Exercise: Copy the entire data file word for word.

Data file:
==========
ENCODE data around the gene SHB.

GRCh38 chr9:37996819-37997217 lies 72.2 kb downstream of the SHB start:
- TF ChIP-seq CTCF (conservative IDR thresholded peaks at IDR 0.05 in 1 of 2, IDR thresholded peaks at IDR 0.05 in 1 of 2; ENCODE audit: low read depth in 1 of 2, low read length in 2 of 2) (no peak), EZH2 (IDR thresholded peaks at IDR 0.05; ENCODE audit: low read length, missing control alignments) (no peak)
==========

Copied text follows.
ENCODE data around the gene SHB.

GRCh38 chr9:37996819-37997217 lies 72.2 kb downstream of the SHB start:
- TF ChIP-seq CTCF (conservative IDR thresholded peaks at IDR 0.05 in 1 of 2, IDR thresholded peaks at IDR 0.05 in 1 of 2; ENCODE audit: low read depth in 1 of 2, low read length in 2 of 2) (no peak), EZH2 (IDR thresholded peaks at IDR 0.05; ENCODE audit: low read length, missing control alignments) (no peak)